The "winners" are often urban teaching hospitals with a high proportion of beds filled every day that get extra Medicare payments for the costs of interns and for their high level of poor patients. But not all urban teaching hospitals do well. Experts haven't yet sorted out the reasons why some do, while seemingly similar ones don't.
Jefferson's profile is like that of many hospitals that do well -- an urban teaching hospital that on average fills 84 percent of its beds. Richards said it is "an efficient hospital," but has a high proportion of severely sick patients whose extra care is really not paid for under the Medicare rates. Richards thinks that factor, or problems with the way the Medicare payment rate for the Philadelphia region is computed, may be the explanation for why Jefferson is having problems.
More typically, according to PROPAC, Medicare "losers" tend to be small, inefficient, often rural, with little business, Medicare or otherwise.
The real problem for these hospitals and larger ones as well is not that Medicare pays too little but that they aren't controlling costs, according to Altman and Medicare administrator Gail Wilensky. And to many experts, the larger issue is that 325,000 of the nation's 930,000 hospital beds on average are empty every day.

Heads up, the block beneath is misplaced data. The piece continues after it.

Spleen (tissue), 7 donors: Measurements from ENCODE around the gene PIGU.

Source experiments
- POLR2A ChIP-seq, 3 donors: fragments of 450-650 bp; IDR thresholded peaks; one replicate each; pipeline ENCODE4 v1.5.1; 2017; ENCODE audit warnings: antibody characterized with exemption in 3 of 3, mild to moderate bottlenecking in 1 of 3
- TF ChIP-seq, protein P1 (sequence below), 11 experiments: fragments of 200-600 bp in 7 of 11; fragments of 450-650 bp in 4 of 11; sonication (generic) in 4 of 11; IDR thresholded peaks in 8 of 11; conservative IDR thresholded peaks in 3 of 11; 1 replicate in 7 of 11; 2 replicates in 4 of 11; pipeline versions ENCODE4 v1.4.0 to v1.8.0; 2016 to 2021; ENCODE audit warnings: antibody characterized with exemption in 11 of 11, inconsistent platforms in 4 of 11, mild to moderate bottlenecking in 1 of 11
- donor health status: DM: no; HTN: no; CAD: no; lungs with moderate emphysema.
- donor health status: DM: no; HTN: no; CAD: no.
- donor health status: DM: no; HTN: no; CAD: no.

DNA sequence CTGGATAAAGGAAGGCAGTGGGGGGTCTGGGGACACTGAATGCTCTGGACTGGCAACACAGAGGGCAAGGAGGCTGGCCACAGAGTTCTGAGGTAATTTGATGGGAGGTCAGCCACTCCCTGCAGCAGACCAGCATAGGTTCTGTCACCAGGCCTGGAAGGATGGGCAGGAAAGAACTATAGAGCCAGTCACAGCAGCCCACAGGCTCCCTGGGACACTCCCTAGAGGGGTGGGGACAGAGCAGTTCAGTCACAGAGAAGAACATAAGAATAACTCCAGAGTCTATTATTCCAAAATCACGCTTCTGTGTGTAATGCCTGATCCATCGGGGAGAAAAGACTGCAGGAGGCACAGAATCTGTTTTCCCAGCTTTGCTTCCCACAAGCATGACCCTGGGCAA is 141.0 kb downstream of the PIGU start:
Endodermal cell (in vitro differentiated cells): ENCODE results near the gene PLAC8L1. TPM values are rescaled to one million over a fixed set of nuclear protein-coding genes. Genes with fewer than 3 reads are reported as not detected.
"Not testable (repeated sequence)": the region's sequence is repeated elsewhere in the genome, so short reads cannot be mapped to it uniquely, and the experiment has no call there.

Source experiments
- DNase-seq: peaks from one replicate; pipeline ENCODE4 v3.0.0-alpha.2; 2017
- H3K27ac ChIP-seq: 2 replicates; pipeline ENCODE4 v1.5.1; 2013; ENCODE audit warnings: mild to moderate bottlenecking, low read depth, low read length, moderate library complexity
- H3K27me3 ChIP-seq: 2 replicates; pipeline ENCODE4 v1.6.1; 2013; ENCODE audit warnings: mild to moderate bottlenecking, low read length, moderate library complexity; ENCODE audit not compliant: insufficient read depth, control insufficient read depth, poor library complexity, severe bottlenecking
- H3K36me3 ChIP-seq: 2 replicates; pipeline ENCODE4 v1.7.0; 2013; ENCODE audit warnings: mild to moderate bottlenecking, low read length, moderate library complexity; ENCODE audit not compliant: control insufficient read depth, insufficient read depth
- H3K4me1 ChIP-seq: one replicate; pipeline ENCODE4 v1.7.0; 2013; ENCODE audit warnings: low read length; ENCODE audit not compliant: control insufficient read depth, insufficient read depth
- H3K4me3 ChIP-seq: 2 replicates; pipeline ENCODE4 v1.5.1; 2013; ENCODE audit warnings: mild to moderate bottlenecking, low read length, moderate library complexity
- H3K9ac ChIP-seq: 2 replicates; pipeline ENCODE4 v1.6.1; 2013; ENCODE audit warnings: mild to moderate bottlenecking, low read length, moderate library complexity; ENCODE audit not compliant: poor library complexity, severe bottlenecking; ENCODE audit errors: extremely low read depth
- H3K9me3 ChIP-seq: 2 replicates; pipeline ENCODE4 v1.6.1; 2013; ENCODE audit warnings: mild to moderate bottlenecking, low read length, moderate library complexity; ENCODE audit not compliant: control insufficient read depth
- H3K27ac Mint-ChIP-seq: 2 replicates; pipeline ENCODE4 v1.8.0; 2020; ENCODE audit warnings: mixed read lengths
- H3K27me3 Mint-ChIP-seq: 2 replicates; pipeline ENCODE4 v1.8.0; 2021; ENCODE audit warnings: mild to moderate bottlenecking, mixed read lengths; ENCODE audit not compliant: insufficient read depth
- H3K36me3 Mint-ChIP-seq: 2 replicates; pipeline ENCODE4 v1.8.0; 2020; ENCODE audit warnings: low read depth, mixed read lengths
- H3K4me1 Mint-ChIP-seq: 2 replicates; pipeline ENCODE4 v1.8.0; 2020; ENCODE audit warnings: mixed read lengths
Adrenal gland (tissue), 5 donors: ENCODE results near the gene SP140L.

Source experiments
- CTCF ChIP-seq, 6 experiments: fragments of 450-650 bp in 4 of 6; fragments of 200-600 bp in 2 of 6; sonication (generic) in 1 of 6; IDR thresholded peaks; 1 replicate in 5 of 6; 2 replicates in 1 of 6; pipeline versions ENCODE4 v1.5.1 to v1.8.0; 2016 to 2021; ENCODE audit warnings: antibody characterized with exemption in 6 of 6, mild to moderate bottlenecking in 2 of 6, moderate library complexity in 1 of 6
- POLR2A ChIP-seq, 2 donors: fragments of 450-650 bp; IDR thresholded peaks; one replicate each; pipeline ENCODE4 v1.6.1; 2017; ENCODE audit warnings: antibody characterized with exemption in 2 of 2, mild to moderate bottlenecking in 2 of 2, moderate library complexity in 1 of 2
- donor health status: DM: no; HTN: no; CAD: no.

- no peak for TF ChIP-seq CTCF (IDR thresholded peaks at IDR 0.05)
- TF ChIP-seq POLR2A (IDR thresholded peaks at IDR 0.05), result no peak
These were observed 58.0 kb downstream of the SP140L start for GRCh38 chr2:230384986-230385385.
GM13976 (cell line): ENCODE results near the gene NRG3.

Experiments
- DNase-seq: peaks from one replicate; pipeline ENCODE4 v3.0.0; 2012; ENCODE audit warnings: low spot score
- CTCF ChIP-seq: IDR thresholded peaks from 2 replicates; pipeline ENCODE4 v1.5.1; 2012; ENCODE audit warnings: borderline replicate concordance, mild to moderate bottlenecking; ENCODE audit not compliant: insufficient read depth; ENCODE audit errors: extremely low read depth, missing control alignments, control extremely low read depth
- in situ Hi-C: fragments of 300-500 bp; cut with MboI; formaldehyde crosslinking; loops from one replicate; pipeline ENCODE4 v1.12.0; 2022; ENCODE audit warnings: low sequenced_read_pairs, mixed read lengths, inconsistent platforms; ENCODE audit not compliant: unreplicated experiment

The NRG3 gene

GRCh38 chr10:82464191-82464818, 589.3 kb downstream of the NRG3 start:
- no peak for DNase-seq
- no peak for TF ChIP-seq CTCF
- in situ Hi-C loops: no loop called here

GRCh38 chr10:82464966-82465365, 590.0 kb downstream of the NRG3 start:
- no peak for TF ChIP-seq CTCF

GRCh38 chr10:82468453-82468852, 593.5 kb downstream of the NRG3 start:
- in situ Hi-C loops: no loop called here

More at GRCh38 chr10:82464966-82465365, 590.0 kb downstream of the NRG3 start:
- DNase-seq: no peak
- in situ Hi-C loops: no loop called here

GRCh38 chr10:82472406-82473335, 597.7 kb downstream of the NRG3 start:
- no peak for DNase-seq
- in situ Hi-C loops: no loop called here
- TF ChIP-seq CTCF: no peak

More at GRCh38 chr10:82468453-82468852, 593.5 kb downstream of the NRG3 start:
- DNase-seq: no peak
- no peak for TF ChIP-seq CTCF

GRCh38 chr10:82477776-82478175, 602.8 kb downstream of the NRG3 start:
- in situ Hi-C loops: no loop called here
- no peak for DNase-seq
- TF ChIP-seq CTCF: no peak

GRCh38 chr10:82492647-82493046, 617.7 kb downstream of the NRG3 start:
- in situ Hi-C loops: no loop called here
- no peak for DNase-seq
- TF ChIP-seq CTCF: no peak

Don Young, PROPAC executive director, said that even though overall Medicare payments per case, from the basic payment plus certain add-ons, have been keeping up with inflation in recent years, hospital costs have been rising faster. "The bottom line is that they ought to be able to do a bit better on holding down costs," he said.
Wilensky said some hospitals are making "wasteful capital expenditures" trying to "maintain market share" by expanding and adding new equipment despite empty beds and "a duplication of technology within the same hospital or the same area." A hospital loses if it adds capacity or puts in new technology, then can't capture enough extra business to cover the costs.
Before 1983, Medicare paid hospitals whatever their costs came to, providing little impetus to cut costs. But since then, for inpatient care, it has been providing a flat payment for each different type of illness, fixed in advance and covering the whole stay regardless of length. If a hospital's costs exceed the payment because it keeps patients in longer than other hospitals or uses nurses inefficiently, it loses. If costs are less, it profits. Wilensky said the whole point is to push hospitals to improve efficiency.
That is how it looks to Wilensky, but not to Jefferson administrators. In 1986 the hospital had a Medicare surplus of $11.5 million, because in the early phases of the new fixed-payment system, it was able to hold down the growth of costs. But the easiest cost-control opportunities are exhausted, Richards said. Now, because of a "scarcity of nurses and other technical personnel . . . we find that costs are rising" but total Medicare payments aren't rising as fast.